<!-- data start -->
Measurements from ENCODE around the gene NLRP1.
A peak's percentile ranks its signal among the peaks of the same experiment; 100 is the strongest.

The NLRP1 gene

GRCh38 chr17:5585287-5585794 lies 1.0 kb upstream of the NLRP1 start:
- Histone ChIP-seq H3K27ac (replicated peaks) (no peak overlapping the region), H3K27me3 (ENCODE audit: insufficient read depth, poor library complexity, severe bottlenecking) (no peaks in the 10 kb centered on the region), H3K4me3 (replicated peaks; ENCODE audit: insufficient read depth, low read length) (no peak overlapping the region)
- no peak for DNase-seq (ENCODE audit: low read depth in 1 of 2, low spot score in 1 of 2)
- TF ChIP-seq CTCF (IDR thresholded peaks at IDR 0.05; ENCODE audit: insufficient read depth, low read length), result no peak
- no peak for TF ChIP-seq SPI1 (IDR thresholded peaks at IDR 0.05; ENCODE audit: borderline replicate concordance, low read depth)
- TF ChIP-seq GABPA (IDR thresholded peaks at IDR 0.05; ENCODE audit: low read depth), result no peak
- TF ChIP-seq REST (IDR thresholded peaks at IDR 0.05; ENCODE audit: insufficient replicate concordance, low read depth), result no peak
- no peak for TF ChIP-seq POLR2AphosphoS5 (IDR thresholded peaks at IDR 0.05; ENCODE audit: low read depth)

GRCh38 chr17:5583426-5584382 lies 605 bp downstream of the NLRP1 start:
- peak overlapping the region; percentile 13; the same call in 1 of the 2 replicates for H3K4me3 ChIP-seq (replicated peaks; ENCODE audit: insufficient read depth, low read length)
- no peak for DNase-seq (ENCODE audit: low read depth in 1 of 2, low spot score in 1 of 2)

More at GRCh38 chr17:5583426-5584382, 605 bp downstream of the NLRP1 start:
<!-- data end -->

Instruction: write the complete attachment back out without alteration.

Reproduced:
Measurements from ENCODE around the gene NLRP1.
A peak's percentile ranks its signal among the peaks of the same experiment; 100 is the strongest.

The NLRP1 gene

GRCh38 chr17:5585287-5585794 lies 1.0 kb upstream of the NLRP1 start:
- Histone ChIP-seq H3K27ac (replicated peaks) (no peak overlapping the region), H3K27me3 (ENCODE audit: insufficient read depth, poor library complexity, severe bottlenecking) (no peaks in the 10 kb centered on the region), H3K4me3 (replicated peaks; ENCODE audit: insufficient read depth, low read length) (no peak overlapping the region)
- no peak for DNase-seq (ENCODE audit: low read depth in 1 of 2, low spot score in 1 of 2)
- TF ChIP-seq CTCF (IDR thresholded peaks at IDR 0.05; ENCODE audit: insufficient read depth, low read length), result no peak
- no peak for TF ChIP-seq SPI1 (IDR thresholded peaks at IDR 0.05; ENCODE audit: borderline replicate concordance, low read depth)
- TF ChIP-seq GABPA (IDR thresholded peaks at IDR 0.05; ENCODE audit: low read depth), result no peak
- TF ChIP-seq REST (IDR thresholded peaks at IDR 0.05; ENCODE audit: insufficient replicate concordance, low read depth), result no peak
- no peak for TF ChIP-seq POLR2AphosphoS5 (IDR thresholded peaks at IDR 0.05; ENCODE audit: low read depth)

GRCh38 chr17:5583426-5584382 lies 605 bp downstream of the NLRP1 start:
- peak overlapping the region; percentile 13; the same call in 1 of the 2 replicates for H3K4me3 ChIP-seq (replicated peaks; ENCODE audit: insufficient read depth, low read length)
- no peak for DNase-seq (ENCODE audit: low read depth in 1 of 2, low spot score in 1 of 2)

More at GRCh38 chr17:5583426-5584382, 605 bp downstream of the NLRP1 start: